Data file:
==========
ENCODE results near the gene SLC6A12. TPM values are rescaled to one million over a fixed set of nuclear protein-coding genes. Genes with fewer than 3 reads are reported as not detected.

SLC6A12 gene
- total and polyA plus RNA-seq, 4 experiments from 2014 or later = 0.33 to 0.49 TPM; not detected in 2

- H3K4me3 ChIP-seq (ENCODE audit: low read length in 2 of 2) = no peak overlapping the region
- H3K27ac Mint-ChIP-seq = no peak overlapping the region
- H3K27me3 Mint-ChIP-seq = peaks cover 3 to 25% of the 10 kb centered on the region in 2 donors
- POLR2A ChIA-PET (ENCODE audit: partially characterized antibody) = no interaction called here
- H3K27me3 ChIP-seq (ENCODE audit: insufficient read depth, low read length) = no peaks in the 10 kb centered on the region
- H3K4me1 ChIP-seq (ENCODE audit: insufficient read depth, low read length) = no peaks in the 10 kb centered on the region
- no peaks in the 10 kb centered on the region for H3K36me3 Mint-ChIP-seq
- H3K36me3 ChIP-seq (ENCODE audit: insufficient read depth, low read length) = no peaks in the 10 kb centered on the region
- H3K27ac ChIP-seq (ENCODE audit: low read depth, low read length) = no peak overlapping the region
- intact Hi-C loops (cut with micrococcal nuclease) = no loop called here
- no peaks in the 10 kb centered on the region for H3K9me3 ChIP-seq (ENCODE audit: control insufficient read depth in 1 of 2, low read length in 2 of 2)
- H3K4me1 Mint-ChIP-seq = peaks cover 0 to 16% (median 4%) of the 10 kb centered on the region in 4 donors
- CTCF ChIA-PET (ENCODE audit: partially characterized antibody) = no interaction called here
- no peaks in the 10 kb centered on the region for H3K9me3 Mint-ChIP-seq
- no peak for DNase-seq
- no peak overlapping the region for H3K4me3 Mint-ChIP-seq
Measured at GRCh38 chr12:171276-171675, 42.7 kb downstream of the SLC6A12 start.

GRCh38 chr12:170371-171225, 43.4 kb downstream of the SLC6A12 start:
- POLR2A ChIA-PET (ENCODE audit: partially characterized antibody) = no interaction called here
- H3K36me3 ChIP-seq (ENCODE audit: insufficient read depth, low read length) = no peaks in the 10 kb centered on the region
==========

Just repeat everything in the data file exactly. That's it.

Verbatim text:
ENCODE results near the gene SLC6A12. TPM values are rescaled to one million over a fixed set of nuclear protein-coding genes. Genes with fewer than 3 reads are reported as not detected.

SLC6A12 gene
- total and polyA plus RNA-seq, 4 experiments from 2014 or later = 0.33 to 0.49 TPM; not detected in 2

- H3K4me3 ChIP-seq (ENCODE audit: low read length in 2 of 2) = no peak overlapping the region
- H3K27ac Mint-ChIP-seq = no peak overlapping the region
- H3K27me3 Mint-ChIP-seq = peaks cover 3 to 25% of the 10 kb centered on the region in 2 donors
- POLR2A ChIA-PET (ENCODE audit: partially characterized antibody) = no interaction called here
- H3K27me3 ChIP-seq (ENCODE audit: insufficient read depth, low read length) = no peaks in the 10 kb centered on the region
- H3K4me1 ChIP-seq (ENCODE audit: insufficient read depth, low read length) = no peaks in the 10 kb centered on the region
- no peaks in the 10 kb centered on the region for H3K36me3 Mint-ChIP-seq
- H3K36me3 ChIP-seq (ENCODE audit: insufficient read depth, low read length) = no peaks in the 10 kb centered on the region
- H3K27ac ChIP-seq (ENCODE audit: low read depth, low read length) = no peak overlapping the region
- intact Hi-C loops (cut with micrococcal nuclease) = no loop called here
- no peaks in the 10 kb centered on the region for H3K9me3 ChIP-seq (ENCODE audit: control insufficient read depth in 1 of 2, low read length in 2 of 2)
- H3K4me1 Mint-ChIP-seq = peaks cover 0 to 16% (median 4%) of the 10 kb centered on the region in 4 donors
- CTCF ChIA-PET (ENCODE audit: partially characterized antibody) = no interaction called here
- no peaks in the 10 kb centered on the region for H3K9me3 Mint-ChIP-seq
- no peak for DNase-seq
- no peak overlapping the region for H3K4me3 Mint-ChIP-seq
Measured at GRCh38 chr12:171276-171675, 42.7 kb downstream of the SLC6A12 start.

GRCh38 chr12:170371-171225, 43.4 kb downstream of the SLC6A12 start:
- POLR2A ChIA-PET (ENCODE audit: partially characterized antibody) = no interaction called here
- H3K36me3 ChIP-seq (ENCODE audit: insufficient read depth, low read length) = no peaks in the 10 kb centered on the region